Hazard lines on roads are not a new thing. They were first introduced in the UK in 1918 and became more widespread in the coming years. It wasn’t until 1926, that road markings became a legal requirement.
By the 1930s white lines on roads had become commonplace across the country and other measures such as traffic lights were introduced to safely control the flow of traffic as more and more vehicles took to the roads.
Now we have many types of line marking that are painted onto the roads. From broken white lines marking the centre line of a road, to double yellow lines to control parking all of which are recognised by the highway code. Road line marking has now fully moved into the 21st century with the invention of 3D zebra crossings.
3D zebra crossings are a relatively new concept. There are several towns around the world that are introducing this new and exciting line marking technique. Everywhere from Iceland to India, Taiwan to New Zealand.
The idea for these markings came about as an imaginative solution to stop cars and let pedestrians cross the road without the aid of traffic lights, as well as slowing motorists down without the aid of speed bumps, as he or she perceives obstacles are blocking the road ahead.
The anamorphic markings are designed to look like a 3D floating zebra crossing, which is achieved through marking out rectangular volumes drawn in perspective and adding bright and bold colours in some cases to make the markings stand out even more.
The design creates an optical illusion which makes the markings look as though they are hovering when viewed from ground level. This has an impact on approaching drivers, but when looked at from above they appear as columns, creating a unique experience for pedestrians too as if they are walking on air.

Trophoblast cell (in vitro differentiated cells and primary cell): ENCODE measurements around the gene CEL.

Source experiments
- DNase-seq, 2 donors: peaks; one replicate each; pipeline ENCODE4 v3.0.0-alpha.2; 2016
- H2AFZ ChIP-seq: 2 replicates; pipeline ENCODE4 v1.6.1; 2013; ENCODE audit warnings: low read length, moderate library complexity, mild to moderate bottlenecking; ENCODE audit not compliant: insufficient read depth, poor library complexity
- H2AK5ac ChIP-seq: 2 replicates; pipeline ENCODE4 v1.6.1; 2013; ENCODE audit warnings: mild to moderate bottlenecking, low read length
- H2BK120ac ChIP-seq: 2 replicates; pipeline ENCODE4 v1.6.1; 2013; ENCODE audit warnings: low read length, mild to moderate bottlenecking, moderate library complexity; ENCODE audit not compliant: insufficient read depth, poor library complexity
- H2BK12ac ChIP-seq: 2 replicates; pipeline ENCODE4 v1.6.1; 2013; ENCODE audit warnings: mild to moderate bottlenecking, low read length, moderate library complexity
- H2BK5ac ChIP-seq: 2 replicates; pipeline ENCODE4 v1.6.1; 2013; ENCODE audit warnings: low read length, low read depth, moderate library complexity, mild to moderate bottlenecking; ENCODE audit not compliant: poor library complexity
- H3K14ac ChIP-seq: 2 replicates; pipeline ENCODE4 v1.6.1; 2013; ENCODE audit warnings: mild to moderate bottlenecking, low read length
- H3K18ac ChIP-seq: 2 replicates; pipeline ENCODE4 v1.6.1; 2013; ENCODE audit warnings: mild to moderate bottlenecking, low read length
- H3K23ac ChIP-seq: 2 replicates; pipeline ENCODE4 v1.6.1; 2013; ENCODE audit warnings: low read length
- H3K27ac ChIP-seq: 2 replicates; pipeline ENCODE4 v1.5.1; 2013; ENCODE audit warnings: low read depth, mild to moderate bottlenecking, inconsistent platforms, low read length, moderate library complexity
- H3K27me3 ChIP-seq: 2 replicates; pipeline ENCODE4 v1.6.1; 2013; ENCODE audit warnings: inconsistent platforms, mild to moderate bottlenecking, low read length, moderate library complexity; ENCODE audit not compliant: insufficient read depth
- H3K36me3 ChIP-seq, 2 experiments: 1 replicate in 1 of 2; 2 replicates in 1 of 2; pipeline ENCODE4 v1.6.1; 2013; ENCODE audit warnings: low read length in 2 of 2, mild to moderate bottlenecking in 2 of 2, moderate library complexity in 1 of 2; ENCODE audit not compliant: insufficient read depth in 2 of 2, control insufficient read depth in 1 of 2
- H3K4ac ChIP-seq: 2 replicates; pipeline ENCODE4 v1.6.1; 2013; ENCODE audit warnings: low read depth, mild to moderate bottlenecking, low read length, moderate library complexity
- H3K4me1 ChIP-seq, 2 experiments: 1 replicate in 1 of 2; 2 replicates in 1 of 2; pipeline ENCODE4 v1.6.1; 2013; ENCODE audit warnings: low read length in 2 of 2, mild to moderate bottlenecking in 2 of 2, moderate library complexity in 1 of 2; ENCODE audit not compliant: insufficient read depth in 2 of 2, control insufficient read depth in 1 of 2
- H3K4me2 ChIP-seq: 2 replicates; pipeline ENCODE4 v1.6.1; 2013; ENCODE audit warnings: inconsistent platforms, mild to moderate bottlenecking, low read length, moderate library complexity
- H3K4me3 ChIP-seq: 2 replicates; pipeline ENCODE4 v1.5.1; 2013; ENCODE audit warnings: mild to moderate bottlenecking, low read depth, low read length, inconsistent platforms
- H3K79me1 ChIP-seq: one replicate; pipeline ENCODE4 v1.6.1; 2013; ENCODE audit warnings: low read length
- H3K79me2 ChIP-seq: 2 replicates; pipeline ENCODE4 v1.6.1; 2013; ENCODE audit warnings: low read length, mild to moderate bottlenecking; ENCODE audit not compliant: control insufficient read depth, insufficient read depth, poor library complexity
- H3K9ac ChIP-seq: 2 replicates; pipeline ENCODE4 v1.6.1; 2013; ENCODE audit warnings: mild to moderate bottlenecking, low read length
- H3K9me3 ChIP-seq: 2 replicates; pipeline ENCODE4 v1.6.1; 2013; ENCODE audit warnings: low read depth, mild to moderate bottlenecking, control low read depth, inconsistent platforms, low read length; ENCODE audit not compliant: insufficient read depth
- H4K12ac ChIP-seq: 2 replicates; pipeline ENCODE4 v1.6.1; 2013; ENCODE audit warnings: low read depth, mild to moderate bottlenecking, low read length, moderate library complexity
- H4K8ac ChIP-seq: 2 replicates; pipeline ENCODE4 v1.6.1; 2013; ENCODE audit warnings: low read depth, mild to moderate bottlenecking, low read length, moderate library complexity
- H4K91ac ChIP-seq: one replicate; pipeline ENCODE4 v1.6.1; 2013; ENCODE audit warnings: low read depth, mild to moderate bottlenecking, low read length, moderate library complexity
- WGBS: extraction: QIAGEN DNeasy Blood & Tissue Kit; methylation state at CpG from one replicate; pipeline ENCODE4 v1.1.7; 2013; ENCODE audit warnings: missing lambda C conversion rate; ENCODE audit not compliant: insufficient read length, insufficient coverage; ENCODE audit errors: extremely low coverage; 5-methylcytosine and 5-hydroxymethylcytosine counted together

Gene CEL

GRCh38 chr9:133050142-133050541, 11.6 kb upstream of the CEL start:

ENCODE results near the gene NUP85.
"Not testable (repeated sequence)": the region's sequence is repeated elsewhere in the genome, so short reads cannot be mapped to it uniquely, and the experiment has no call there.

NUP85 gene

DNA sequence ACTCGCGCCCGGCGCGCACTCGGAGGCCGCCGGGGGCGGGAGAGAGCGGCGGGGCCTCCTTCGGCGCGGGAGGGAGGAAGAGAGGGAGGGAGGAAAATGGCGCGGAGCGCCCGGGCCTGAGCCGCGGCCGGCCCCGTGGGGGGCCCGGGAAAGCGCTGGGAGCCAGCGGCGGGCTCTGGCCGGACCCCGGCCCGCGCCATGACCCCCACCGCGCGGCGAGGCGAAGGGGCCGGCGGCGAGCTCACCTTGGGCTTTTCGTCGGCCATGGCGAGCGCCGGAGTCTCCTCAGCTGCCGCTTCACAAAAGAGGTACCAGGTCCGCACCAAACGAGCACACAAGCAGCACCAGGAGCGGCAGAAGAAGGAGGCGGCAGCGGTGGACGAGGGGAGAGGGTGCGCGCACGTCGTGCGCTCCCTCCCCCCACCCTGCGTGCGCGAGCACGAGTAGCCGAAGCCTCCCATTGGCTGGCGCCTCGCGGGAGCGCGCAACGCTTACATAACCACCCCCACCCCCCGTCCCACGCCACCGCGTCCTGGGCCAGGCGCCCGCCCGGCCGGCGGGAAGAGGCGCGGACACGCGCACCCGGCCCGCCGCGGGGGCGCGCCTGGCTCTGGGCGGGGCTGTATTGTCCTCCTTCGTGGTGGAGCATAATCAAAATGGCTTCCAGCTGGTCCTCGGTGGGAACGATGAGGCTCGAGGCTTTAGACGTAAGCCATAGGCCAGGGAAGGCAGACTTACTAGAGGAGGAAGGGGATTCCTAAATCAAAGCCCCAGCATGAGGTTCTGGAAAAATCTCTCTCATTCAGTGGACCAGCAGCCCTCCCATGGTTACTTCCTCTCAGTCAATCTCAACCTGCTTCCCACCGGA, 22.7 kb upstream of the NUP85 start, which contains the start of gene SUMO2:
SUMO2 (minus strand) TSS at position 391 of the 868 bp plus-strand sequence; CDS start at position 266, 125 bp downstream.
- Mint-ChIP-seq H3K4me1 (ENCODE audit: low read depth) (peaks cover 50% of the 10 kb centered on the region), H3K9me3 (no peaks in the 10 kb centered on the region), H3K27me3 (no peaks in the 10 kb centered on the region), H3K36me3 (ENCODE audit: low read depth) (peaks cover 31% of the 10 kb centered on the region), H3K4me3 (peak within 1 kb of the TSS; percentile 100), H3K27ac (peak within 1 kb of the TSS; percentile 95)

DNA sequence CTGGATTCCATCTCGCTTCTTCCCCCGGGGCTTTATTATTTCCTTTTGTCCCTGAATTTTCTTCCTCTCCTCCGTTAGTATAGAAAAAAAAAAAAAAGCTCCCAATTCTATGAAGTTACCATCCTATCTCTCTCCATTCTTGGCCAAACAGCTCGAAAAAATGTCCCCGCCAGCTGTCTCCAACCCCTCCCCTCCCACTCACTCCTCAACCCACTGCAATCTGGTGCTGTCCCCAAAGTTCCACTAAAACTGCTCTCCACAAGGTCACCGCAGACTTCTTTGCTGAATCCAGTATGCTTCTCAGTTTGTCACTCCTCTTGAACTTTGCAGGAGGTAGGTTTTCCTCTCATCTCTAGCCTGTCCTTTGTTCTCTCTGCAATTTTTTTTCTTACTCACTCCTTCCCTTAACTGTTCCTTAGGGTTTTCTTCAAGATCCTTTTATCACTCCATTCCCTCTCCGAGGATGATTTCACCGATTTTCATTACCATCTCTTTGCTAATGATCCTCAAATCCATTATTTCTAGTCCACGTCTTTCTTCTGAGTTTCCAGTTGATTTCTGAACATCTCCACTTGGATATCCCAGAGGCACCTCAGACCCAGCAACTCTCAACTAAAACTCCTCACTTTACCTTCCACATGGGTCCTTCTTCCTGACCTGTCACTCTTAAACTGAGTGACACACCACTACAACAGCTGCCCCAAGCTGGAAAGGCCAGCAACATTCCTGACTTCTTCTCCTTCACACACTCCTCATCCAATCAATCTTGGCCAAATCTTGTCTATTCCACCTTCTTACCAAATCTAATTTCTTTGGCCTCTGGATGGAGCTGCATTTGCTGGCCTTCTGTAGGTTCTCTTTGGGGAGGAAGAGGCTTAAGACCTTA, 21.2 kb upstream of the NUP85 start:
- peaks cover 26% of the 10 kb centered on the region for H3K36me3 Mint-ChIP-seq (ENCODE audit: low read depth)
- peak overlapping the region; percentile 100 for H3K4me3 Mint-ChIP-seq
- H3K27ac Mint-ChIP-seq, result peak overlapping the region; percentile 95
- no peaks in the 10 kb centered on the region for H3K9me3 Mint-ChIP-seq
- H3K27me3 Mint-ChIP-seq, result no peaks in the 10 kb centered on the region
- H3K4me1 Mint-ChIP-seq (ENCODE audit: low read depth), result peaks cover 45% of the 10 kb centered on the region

Despite the overall response to these markings being a positive one, concerns have been raised surrounding the actual safety of these crossings, with many suggesting that they pose a risk to vehicles breaking suddenly.
However, companies and councils who have introduced these markings have stated that they do not lead to sudden braking risks as when you actually reach the markings they appear as mild slanting strips with micro 3D effects. In other words the illusion can only be achieved from a certain perspective, so as drivers move towards the markings this certain perspective only exists for a few seconds.
In New Zealand’s Tauranga they have used Geveko’s PREMARK (pictured) to mark the 3D zebra crossing. The reaction has been positive to the markings and there has been a decrease in speed from traffic upon approach.
A trial 3D crossing was installed in London in 2019 for 12 months to test the reaction of drivers and pedestrians. Other countries have targeted crossings around alcohol areas to increase safety, especially during peak times.
“There’s no doubt that new, innovative ideas are needed to ensure drivers stay aware while on the roads. It would be great to see more of these crossings in the UK so we could really see the impact they could have if rolled out nationally.” Debbie Mann, Director.